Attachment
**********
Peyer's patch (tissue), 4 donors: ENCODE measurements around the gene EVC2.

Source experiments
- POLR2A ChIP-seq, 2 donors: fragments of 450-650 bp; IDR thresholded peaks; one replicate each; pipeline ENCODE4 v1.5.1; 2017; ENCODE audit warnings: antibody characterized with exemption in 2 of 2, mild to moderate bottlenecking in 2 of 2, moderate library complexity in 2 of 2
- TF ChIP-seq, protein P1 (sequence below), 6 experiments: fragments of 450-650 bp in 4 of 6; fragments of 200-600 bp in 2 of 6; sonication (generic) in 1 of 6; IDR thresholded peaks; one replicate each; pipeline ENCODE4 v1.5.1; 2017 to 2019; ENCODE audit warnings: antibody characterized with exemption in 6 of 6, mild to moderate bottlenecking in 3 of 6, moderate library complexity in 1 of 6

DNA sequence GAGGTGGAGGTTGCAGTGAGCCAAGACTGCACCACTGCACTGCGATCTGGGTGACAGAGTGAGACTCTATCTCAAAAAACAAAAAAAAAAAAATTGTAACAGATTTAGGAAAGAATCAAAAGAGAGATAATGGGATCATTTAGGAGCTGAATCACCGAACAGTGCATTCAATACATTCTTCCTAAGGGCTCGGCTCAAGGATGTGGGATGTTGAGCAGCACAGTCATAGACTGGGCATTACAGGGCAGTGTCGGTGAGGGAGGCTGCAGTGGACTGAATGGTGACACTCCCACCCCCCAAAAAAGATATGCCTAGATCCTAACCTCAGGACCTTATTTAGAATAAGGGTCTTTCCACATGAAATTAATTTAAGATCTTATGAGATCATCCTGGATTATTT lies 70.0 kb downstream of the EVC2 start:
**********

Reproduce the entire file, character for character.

Peyer's patch (tissue), 4 donors: ENCODE measurements around the gene EVC2.

Source experiments
- POLR2A ChIP-seq, 2 donors: fragments of 450-650 bp; IDR thresholded peaks; one replicate each; pipeline ENCODE4 v1.5.1; 2017; ENCODE audit warnings: antibody characterized with exemption in 2 of 2, mild to moderate bottlenecking in 2 of 2, moderate library complexity in 2 of 2
- TF ChIP-seq, protein P1 (sequence below), 6 experiments: fragments of 450-650 bp in 4 of 6; fragments of 200-600 bp in 2 of 6; sonication (generic) in 1 of 6; IDR thresholded peaks; one replicate each; pipeline ENCODE4 v1.5.1; 2017 to 2019; ENCODE audit warnings: antibody characterized with exemption in 6 of 6, mild to moderate bottlenecking in 3 of 6, moderate library complexity in 1 of 6

DNA sequence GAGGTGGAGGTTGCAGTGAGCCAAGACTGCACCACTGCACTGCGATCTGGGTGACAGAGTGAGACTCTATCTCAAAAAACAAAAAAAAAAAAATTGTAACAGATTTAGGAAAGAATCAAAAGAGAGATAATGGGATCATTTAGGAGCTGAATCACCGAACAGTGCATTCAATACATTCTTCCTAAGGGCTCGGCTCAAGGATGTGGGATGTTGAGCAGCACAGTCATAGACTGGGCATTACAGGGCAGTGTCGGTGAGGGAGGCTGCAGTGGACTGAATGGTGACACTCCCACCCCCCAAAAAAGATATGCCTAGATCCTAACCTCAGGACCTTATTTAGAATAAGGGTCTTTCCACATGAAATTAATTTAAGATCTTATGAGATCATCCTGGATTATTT lies 70.0 kb downstream of the EVC2 start: